Networks bring back 'quality' series

MEDIA MONITOR

August 04, 1992|By Steve McKerrow

The thing about quality television is that it's easy to recognize. And last week brought a small, hopeful sign that series quality may actually be gaining some importance with the networks.

The Viewers for Quality Television organization announced its list of 1992 Quality Award winners, and for once every show involved is actually returning to the air in the fall.

"Usually it's a mix" of returning shows and canceled series, says VQT founder and president Dorothy Swanson, noting such shows as "China Beach," which was canceled by ABC yet remained a lame duck VQT favorite in last year's balloting.

"I'll Fly Away" won best drama honors in this year's eighth annual voting, and "Brooklyn Bridge" was chosen best comedy.

Regina Taylor of "I'll Fly Away" was best dramatic actress, Scott Bakula of "Quantum Leap" was best dramatic actor, Marion Ross of "Brooklyn Bridge" was best comedy actress and John Goodman of "Roseanne" was best comedy actor.

Among supporting players, Kellie Martin of "Life Goes On" and John Cullum of "Northern Exposure" won for dramatics and Julia Louis-Dreyfus of "Seinfeld" and Michael Jeter of "Evening Shade" won for comedy shows.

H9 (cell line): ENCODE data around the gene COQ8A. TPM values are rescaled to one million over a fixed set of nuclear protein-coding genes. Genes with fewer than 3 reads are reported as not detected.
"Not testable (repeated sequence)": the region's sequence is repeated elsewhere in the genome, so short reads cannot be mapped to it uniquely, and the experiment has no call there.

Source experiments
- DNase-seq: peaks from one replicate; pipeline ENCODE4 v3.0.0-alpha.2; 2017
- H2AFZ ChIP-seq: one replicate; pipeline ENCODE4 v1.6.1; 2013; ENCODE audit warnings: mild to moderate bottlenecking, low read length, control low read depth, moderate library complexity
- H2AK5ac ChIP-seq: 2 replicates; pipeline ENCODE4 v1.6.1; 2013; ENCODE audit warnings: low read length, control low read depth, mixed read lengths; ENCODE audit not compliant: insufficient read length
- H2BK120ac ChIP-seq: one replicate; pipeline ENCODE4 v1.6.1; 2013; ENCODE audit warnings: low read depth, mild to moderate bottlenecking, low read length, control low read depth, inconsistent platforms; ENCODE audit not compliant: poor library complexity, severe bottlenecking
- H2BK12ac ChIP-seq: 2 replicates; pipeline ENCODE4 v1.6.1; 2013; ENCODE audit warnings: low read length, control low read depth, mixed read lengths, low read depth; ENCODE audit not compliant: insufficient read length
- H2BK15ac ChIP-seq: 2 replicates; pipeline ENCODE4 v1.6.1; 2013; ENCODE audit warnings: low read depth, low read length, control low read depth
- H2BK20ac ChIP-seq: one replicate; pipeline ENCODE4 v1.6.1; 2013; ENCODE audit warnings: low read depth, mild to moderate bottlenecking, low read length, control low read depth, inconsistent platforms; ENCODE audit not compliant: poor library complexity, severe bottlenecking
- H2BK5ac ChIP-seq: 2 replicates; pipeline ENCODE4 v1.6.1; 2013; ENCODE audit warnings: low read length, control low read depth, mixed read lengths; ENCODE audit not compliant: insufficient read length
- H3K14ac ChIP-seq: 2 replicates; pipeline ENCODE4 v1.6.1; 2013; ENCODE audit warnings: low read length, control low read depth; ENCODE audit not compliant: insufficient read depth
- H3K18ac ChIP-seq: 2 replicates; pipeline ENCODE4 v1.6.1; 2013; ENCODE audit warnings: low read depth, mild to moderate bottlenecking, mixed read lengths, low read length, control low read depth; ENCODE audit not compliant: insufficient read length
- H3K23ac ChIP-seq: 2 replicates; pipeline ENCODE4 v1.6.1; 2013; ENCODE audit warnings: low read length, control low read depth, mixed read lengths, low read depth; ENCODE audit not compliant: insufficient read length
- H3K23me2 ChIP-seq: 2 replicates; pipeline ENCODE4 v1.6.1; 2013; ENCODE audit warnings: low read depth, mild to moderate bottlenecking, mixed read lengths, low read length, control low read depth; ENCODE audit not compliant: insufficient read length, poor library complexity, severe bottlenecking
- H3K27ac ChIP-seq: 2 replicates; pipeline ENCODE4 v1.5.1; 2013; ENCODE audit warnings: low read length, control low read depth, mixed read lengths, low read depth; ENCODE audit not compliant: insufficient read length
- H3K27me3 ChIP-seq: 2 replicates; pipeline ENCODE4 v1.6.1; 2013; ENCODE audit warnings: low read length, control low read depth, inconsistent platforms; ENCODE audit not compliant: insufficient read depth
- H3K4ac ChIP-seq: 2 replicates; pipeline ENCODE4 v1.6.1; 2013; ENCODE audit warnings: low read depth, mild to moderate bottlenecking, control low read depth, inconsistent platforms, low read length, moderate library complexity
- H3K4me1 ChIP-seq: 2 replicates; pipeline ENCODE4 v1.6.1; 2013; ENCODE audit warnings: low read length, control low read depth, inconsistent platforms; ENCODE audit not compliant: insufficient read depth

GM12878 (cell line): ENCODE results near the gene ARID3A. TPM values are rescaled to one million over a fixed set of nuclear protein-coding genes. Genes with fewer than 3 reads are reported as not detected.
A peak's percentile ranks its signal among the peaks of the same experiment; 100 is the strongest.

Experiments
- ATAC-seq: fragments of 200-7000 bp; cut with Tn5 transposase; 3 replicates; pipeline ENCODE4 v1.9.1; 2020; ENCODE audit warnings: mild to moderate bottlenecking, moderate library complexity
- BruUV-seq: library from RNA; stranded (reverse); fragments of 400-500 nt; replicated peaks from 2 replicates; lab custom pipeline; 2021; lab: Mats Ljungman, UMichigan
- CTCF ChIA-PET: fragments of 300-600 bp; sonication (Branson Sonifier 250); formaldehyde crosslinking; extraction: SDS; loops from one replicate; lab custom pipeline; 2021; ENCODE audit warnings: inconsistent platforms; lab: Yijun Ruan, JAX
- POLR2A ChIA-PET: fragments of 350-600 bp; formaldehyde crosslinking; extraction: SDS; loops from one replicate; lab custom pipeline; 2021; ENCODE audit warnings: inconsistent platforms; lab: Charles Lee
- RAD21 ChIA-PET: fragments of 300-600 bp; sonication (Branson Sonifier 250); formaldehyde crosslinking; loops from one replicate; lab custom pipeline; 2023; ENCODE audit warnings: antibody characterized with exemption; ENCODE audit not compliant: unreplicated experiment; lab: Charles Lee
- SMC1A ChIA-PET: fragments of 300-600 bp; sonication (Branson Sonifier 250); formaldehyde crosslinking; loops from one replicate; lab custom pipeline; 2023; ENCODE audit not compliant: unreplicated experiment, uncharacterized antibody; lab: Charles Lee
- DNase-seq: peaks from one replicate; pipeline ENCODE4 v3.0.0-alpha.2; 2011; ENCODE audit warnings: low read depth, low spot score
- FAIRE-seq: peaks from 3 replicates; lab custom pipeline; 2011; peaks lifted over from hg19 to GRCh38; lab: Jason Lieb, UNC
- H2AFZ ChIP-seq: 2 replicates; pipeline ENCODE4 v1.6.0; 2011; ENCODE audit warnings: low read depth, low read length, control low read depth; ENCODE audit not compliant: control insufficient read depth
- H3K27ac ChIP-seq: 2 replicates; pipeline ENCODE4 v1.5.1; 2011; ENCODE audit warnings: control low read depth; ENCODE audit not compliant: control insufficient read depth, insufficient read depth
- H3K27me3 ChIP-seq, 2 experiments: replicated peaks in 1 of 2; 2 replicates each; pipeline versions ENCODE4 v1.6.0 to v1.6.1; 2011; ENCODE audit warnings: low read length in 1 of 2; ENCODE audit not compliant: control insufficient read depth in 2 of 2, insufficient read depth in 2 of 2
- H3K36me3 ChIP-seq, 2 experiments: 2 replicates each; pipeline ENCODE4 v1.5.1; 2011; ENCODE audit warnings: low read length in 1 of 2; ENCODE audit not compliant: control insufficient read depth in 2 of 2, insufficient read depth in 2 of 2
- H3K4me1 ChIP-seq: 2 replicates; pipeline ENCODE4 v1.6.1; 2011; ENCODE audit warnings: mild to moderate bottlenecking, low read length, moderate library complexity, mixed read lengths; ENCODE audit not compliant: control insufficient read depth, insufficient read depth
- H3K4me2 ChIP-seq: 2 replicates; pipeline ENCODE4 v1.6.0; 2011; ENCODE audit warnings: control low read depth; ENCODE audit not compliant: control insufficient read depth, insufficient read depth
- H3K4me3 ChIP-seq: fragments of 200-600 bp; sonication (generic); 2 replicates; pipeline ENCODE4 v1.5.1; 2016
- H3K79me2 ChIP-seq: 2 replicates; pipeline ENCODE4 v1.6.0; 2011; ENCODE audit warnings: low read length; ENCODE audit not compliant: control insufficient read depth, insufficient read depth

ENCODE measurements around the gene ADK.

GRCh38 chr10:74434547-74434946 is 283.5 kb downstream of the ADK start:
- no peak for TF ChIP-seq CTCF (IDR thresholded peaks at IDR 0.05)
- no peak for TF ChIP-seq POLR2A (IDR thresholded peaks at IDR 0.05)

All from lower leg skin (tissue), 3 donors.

Adam Arkin of "Northern Exposure" also won a best specialty player mention, and ABC's "Life Goes On" won Swanson's own Founder's Award, chosen for "an individual or a series that has made a significant contribution to quality television and has been virtually overlooked by industry awards."

More than 900 VQT members nationwide and in Canada returned ballots. Awards are to be presented at the 2,000-member, Virginia-based organization's annual convention in Los Angeles Sept. 19.

"I was pleased with the way the voting turned out," says Swanson. "It showed a real thoughtfulness."

She particularly notes the inclusion of "Brooklyn Bridge" as best comedy, noting the voting proves "a comedy doesn't have to be filled with one-liners and knee-slappers to be significant. It was always consistently, pleasantly humorous."

She suggests the fall return of all the series involved may indicate "the voters chose the shows that maybe needed the boost more."

But she adds, "clearly, the quality shows were renewed, not canceled," and proposes that fact may indicate "a very slow, growing realization by the networks that they're going to go down and out if they don't give these shows a chance to find an audience."

The VQT balloting also paralleled to some degree the list of nominees for the 44th Annual Emmy Awards (the Emmys will be announced Aug. 30 during a live telecast on the Fox network).

For example, "Northern Exposure" is up for 16 Emmys, "Seinfeld" for nine and "Brooklyn Bridge" and "I'll Fly Away" eight each, with the pilot episode of the latter also nominated in six categories.

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